Buffalo Linkstation internals?

tigerdog

Occasional Visitor
My linkstation 420 backups have stopped working; trying to access configuration throws an error "Error: get backup task job. A system error has occurred. Reboot linkstation and try again." Rebooting does nothing. This happened after a power failure; I expect some internal file is corrupted. Does anyone have knowledge of the internals of Linkstation software? Any idea how to get things back?
 

Tech Junky

Very Senior Member
Having had a couple of buffalo's in the past they're not the best when it comes to longevity. I ended up shucking the drives and using them elsewhere. I would take the drive out and hookup an adapter to a PC and run scandisk on it in the very least. I don't recall a way of updating the firmware or software on the unit itself other then trh GUI. If there's a USB port on it there might be a recovery method through that. Otherwise the safest option might be remove the disks and do a hard reset on it and it might fix the SW issue.
 

tigerdog

Occasional Visitor
Thanks, Tech Junky. The ironic thing is that the data on the RAID array appears to be intact, and all other functions in the system (GUI, DLNA server, FTP server, SMB shares, etc.) seem to be working properly. It's only the NAS-to-NAS backup that's b0rked. The unit is updated to the latest Buffalo firmware (2022-01 fix for a 2022 samba security bug.)

I think I've about had it with Buffalo's utter lack of support and I've seen enough threads in this and other forums to realize I'm not the only one. Sad, really, because the units' small, quiet, power-efficient nature lends itself nicely to home network use.
 

Tech Junky

Very Senior Member
They have some appeal but lack in performance when you put them through their paces. The ones I had were self contained single disk. I've since just rolled a NAS into my single system that's a router/switch/AP/firewall/Plex/etc. I get 400MB/s plus out of it with a 5ge nic. Raid 10 gives a good boost and redundancy. Not a true backup but good enough if there's a failure of a disk or two if they're not in the same set.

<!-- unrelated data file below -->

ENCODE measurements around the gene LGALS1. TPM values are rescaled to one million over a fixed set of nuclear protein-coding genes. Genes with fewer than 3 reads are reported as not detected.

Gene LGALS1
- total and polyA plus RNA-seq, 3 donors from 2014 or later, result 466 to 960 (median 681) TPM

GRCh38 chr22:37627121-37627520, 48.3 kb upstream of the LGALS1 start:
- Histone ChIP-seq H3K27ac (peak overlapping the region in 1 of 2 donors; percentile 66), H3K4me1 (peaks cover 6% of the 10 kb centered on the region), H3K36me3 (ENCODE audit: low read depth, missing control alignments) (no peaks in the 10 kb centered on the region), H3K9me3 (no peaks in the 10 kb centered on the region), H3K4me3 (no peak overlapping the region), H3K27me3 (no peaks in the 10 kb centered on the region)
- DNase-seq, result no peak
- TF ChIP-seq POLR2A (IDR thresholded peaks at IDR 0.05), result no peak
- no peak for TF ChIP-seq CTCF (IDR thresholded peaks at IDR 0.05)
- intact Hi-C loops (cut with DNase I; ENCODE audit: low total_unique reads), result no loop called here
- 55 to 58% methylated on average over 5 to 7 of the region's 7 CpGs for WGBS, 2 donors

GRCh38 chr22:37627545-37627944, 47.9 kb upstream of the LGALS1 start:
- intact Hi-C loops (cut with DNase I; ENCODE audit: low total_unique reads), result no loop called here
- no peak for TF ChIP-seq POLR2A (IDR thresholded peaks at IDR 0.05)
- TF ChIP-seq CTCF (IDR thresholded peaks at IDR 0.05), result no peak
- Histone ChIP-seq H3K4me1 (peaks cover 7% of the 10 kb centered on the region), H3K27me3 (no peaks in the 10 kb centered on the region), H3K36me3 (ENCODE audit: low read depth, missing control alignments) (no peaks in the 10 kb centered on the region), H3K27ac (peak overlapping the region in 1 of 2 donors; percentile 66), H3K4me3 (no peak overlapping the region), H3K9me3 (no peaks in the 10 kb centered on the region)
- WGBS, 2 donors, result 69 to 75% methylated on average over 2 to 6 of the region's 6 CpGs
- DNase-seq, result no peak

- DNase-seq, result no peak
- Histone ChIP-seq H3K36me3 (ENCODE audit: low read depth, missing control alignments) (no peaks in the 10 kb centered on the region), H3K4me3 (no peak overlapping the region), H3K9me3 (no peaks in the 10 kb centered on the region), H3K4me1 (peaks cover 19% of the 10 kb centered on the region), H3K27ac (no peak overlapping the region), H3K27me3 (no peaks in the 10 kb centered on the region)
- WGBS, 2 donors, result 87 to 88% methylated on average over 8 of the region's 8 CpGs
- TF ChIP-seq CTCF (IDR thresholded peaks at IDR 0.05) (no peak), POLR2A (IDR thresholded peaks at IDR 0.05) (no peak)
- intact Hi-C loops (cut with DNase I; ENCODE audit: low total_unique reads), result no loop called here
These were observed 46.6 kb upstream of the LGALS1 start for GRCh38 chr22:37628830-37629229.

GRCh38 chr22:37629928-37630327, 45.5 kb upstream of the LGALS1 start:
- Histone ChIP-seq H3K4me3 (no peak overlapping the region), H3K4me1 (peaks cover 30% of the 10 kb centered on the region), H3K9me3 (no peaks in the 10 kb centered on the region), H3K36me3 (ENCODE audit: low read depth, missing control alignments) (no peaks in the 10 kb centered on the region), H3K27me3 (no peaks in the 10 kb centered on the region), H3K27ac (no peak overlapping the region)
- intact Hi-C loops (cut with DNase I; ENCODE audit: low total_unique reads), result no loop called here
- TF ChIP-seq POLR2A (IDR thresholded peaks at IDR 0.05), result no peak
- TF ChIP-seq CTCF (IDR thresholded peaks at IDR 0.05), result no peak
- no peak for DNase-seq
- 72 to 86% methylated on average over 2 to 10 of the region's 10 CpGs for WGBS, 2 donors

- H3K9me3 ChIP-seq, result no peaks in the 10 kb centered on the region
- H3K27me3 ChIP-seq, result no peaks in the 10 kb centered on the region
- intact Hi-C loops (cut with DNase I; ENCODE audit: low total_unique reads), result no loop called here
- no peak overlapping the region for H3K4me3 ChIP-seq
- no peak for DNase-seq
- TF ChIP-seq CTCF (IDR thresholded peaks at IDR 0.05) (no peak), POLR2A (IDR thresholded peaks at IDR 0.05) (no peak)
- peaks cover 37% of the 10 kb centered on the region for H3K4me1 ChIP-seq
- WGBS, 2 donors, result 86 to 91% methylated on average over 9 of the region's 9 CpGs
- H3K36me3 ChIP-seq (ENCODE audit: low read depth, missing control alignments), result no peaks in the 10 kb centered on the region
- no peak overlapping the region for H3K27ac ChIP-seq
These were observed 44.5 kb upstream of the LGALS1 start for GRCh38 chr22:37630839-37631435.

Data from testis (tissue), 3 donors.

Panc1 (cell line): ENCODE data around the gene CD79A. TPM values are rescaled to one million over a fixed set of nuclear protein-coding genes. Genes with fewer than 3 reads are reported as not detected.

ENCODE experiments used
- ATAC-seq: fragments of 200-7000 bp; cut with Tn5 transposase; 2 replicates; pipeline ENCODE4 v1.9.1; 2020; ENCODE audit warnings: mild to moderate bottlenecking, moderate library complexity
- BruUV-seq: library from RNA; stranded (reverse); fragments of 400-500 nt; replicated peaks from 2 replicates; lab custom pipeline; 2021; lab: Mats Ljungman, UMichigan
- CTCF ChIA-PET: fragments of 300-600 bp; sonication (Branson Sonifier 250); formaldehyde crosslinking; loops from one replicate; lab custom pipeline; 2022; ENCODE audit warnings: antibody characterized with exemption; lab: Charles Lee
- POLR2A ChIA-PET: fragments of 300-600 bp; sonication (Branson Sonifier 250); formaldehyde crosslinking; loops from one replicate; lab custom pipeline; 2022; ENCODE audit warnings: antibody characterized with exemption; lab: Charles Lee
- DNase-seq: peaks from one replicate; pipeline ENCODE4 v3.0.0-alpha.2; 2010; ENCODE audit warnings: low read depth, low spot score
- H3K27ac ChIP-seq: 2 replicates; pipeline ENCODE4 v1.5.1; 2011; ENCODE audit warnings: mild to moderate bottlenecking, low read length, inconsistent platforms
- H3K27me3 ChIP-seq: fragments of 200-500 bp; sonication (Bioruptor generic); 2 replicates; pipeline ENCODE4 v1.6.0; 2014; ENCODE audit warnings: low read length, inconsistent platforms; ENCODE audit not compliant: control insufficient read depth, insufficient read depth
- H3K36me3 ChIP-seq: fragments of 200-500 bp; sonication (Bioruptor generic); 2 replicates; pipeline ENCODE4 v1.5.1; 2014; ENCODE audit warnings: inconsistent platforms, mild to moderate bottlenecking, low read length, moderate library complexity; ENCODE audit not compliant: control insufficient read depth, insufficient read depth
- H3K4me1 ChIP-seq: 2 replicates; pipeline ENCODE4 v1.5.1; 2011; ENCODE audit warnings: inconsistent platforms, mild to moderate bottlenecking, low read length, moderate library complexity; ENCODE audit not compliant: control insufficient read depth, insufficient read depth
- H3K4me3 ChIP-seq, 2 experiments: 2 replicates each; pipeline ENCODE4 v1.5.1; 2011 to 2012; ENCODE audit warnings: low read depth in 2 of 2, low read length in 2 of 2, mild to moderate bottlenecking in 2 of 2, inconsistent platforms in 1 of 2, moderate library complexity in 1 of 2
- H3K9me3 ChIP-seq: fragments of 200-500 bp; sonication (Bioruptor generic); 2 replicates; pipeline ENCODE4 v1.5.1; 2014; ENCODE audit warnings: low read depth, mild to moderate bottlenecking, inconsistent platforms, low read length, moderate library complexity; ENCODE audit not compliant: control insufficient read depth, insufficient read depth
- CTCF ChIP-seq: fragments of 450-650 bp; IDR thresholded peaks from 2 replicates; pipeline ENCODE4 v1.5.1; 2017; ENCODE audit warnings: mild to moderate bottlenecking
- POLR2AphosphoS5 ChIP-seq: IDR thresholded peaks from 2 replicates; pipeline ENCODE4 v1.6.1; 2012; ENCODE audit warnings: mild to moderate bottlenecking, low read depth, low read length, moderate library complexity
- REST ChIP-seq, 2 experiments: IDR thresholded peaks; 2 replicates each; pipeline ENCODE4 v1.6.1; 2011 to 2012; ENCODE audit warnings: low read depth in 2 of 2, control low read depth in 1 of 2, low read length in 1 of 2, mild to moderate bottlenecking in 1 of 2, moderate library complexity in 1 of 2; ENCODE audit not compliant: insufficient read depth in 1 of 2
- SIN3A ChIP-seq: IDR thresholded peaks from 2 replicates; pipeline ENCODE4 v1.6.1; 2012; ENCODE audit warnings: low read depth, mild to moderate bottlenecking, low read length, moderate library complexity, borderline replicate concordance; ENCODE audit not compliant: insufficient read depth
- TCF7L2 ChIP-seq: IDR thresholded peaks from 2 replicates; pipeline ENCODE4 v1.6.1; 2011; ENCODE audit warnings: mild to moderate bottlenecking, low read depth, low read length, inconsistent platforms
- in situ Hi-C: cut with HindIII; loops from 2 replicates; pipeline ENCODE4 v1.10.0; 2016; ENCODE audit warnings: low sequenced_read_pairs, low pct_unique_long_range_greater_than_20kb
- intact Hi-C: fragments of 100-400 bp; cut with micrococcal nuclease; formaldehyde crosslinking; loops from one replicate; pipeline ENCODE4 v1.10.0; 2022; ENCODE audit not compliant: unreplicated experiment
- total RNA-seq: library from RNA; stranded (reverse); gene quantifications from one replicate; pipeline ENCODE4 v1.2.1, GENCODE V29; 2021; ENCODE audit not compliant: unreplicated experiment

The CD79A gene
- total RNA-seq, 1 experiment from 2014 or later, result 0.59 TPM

tigerdog

Occasional Visitor
Code:
Sep  7 05:49:27 Goldenbear local0.err nasapi - buffalo_jsonrpc2 - process - ERROR- method: backup.listjobs, params: {} Traceback (most recent call last):   File "/usr/local/lib/nasapi/buffalo_jsonrpc2.py", line 99, in process     result = method(**kwargs)   File "/usr/local/lib/nasapi
Sep  7 05:49:28 Goldenbear local0.info nasapi - system - restore_db - INFO- success

When I try to do anything with backup, lines like this are placed in /var/log.linkstation.log
 

Tech Junky

Very Senior Member
Well, if you can scp the py file referenced and look at line 99 to see what it says you can probably fix it and upload it back to the buffalo.

Have you tried deleting the job and adding it back?
 

tigerdog

Occasional Visitor
Yes. Any effort to manipulate backup jobs results in the same message, with different triggers, example
Error: unable to get backup job.
Error: add backup job

it's as if where backup jobs are stored is inaccessible. I can't figure out where this is, though.

Code:
        if isinstance(method, basestring):
            method = self.load_method(method)

        try:
            params = data.get('params', [])
            if isinstance(params, list):
                result = method(*params, **extra_vars)
            elif isinstance(params, dict):
                kwargs = dict([(str(k), v) for k, v in params.iteritems()])
                kwargs.update(extra_vars)
                result = method(**kwargs)
            else:
                raise JsonRpcException(data.get('id'), INVALID_PARAMS)
            resdata = None

line 99 is
result = method(**kwargs)
 

Tech Junky

Very Senior Member
Do you know where they're stored? If it's a permission issue you can try setting the permissions through scp to all of the options to make them executable.
 

tigerdog

Occasional Visitor
That's the problem in a nutshell: I have no idea where the profiles are stored, or how. There seems to be zero documentation and nearly zero forum discussion. I haven't been able to find any mention of reverse-hacks to understand the internal structure.

Anyone? Bueller?
 

Tech Junky

Very Senior Member
Well, if you can scp you should be able to ssh and run some commands to figure it out. Linux commands should work like ls -l for displaying the files. chmod 777 * will make everything executable. The error logs kind of give a hint where things are stored.

Or the alternative you could try pulling a backup from the other side that does work. Or use rsync to run the backup with cron timers.
 

tigerdog

Occasional Visitor